Energy Groups React to H.R.1 Bill

Energy Groups React to H.R.1 Bill
Several energy groups have reacted to the H.R.1 bill's passage through the House of Representatives.

Several energy groups – including the American Petroleum Institute (API), the Energy Workforce & Technology Council (EWTC), and the American Exploration and Production Council (AXPC) - have reacted to the H.R.1 bill’s passage through the House of Representatives, which occurred on March 30.

“We applaud the House of Representatives for passing H.R. 1 - commonsense legislation that puts our nation’s energy security front and center,” API President and CEO Mike Sommers said in an organization statement.

“It is clear now that both Republicans and Democrats share the common goal of providing reliable energy to Americans and making energy safer, cleaner, and more affordable,” Sommers added.

“This is a positive step towards enacting serious, bipartisan permitting reform and we look forward to continuing to collaborate on real solutions that will modernize our infrastructure and benefit all Americans,” Sommers went on to say.

The EWTC also applauded the passage of H.R.1, with President Tim Tarpley stating that “the federal government should be enacting policies that support U.S. energy security, not standing in the way”.

“H.R. 1 goes a long way in moving us towards that goal. We believe this legislation will allow for a resurgence in American oil and natural gas production by providing much needed regulatory reform, removing barriers to vital infrastructure development, and restoring certainty to federal on- and offshore leasing,” he added.

“Unlocking our domestic energy strengthens our national security, lowers energy costs across the country, and helps reduce global emissions by increasing U.S. oil and gas that is produced cleaner and safer and under stricter environmental regulations than almost all other major suppliers,” Tarpley continued.  

Unleashing American Energy

AXPC CEO Anne Bradbury said, “in passing the Lower Energy Costs Act [H.R.1], the House of Representatives demonstrated its commitment to unleashing American energy for our nation’s economic growth, security, and environmental leadership”.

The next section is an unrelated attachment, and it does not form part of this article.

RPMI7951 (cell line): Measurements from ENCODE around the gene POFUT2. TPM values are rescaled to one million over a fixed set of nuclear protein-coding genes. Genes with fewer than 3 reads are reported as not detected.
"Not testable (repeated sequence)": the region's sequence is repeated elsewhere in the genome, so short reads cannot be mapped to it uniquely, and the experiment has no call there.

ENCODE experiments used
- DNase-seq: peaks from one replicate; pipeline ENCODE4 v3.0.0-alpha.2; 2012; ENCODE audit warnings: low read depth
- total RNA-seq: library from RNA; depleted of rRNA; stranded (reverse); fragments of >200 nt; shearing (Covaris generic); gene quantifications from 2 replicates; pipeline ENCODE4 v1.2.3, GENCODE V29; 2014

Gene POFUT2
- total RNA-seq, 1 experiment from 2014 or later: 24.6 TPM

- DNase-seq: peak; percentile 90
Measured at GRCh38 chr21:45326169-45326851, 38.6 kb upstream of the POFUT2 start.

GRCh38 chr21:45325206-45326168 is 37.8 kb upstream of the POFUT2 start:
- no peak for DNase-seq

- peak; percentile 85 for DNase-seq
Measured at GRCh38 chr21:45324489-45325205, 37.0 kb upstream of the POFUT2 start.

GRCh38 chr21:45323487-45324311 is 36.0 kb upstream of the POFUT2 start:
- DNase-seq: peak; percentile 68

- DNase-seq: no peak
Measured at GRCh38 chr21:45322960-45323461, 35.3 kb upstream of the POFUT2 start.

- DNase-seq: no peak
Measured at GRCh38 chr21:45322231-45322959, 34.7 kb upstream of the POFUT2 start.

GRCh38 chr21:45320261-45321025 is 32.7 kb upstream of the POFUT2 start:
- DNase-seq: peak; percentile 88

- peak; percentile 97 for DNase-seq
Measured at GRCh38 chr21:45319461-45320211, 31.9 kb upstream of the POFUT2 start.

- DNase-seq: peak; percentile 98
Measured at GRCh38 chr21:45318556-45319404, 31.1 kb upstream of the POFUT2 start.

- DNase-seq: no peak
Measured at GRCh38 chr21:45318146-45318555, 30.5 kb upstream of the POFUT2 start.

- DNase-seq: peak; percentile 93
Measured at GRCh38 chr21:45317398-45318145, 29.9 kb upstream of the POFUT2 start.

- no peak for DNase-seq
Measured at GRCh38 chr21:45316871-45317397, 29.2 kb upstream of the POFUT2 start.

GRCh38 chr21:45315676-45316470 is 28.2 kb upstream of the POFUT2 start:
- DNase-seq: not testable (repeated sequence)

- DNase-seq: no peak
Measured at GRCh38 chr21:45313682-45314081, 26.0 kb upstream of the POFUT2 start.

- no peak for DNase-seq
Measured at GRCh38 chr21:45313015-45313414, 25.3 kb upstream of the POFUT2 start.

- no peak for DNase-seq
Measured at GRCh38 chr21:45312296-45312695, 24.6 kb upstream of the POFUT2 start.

“We encourage the U.S. Senate to work in a bipartisan, bicameral way to pass legislation that unleashes American energy and lowers household costs by modernizing permitting, supporting U.S. energy’s access to global markets, supporting production on federal lands, and repealing the new, punitive tax on natural gas that would raise Americans’ energy bills,” Bradbury added.

Also commenting on the bill’s passage through the House, American Energy Alliance President Thomas Pyle said, “H.R. 1 addresses many of the policy priorities that the American Energy Alliance has championed in recent years”.  

“The Lower Energy Costs Act will cut red tape and increase domestic energy production to lower energy costs for American families and reduce our dependence on China for important minerals and mineral processing,” he added.

Rigzone has asked the U.S. Department of Energy (DOE) for comment on the H.R.1 bill’s passage through the House and on the API, EWTC, AXPC, and AEA’s statements. At the time of writing, Rigzone has not yet received a response from the DOE.

Passing the House

Last Thursday, the Congress website revealed that the H.R.1 bill had passed the House of Representatives with 225 Yeas to 204 Nays after being introduced to the House on March 14.

The bill expedites the development, importation, and exportation of energy resources, including by waiving environmental review requirements and other specified requirements under certain environmental laws, eliminating certain restrictions on the import and export of oil and natural gas, and prohibiting the President from declaring a moratorium on the use of hydraulic fracturing, a summary of H.R.1 posted on the Congress site states.

It also does this by “directing the Department of the Interior to conduct sales for the leasing of oil and gas resources on federal lands and waters as specified by the bill and limiting the authority of the President and executive agencies to restrict or delay the development of energy on federal land,” the summary on the Congress site highlights.

“In addition, the bill reduces royalties for oil and gas development on federal land and eliminates charges on methane emissions. It also eliminates a variety of funds, such as funds for energy efficiency improvements in buildings as well as the greenhouse gas reduction fund,” the summary continues.

H.R.1 still needs to pass the Senate, then go to the President before becoming law, the Congress site outlines.

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